Detroit general manager Dave Dombrowski protected against a possible suspension of Peralta by acquiring slick-fielding infielder Jose Iglesias from Boston in a three-team trade Tuesday night.
“If it were a 15-day thing, like a typical injury, I think we could have comfortably dealt with it with the players we already have,” Dombrowski said Wednesday. “But when you start to talk about 50 days and a possible playoff run, we feel better going ahead with Jose.”
While MLB told the union which players it intends to suspend, it hasn’t issued formal notices of discipline. Because of that, the countdown hasn’t started under baseball’s Joint Drug Agreement, which says the suspensions are effective on the third business day after the notice is issued.
The sides also haven’t decided whether suspensions for first-time offenders who challenge the penalty can be announced before an arbitration decision.
If some stars knew their seasons were about to be cut short, they weren’t letting on Wednesday, at least publicly.
“I can’t talk about nothing right now. Just wait for the news,” Cabrera said Wednesday before playing against Cincinnati.
Peralta thinks he shouldn’t be on the list of players linked to Biogenesis.
“It’s wrong,” he said. “But whatever happens, I need to fight and try to move on.”
Toronto outfielder Melky Cabrera, Oakland pitcher Bartolo Colon and San Diego catcher Yasmani Grandal all were suspended for 50 games last year for positive tests for elevated testosterone. MLB informed the union they won’t receive additional discipline for that violation, two people familiar with the probe said. They also spoke on condition of anonymity because no statements were authorized.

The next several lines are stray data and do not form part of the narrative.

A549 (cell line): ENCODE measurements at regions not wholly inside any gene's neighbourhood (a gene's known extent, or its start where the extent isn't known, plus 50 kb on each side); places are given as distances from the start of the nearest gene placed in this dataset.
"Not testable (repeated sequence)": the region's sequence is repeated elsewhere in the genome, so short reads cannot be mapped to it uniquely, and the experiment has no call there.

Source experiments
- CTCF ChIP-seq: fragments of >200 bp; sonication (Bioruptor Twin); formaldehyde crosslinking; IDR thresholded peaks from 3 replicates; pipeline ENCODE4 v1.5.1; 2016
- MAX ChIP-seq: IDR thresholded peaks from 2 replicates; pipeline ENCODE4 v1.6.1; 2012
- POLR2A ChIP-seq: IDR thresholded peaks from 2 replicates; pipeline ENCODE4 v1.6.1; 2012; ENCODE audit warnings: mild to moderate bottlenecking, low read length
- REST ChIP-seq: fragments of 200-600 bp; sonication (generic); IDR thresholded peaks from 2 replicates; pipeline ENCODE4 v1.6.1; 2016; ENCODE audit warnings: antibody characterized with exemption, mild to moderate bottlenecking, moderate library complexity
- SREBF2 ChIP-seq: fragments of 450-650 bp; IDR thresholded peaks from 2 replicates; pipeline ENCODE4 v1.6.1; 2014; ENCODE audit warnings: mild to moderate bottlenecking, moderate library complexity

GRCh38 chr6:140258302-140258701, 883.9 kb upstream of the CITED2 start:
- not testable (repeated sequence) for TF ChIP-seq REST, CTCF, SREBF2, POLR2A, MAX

“Nothing’s been told to me,” Melky Cabrera said. “I served my suspension last year, but MLB has never told me that it’s OK now. I’m seeing it in the press, but I don’t know.”
Texas was unable to find a replacement bat to fill the void a suspension of Cruz would create.
“I don’t think anybody’s comfortable losing a significant part of your club, but it’s out of our control,” Rangers general manager Jon Daniels said. “We explored some deal like that. They just didn’t come to a head. It wasn’t for lack of interest or lack of effort. It was more lack of supply and lack of fit, really.”
AP Baseball Writer Janie McCauley, AP Sports Writers Stephen Hawkins, Larry Lage and Bernie Wilson, and AP freelance writer Mark Didlter contributed to this report.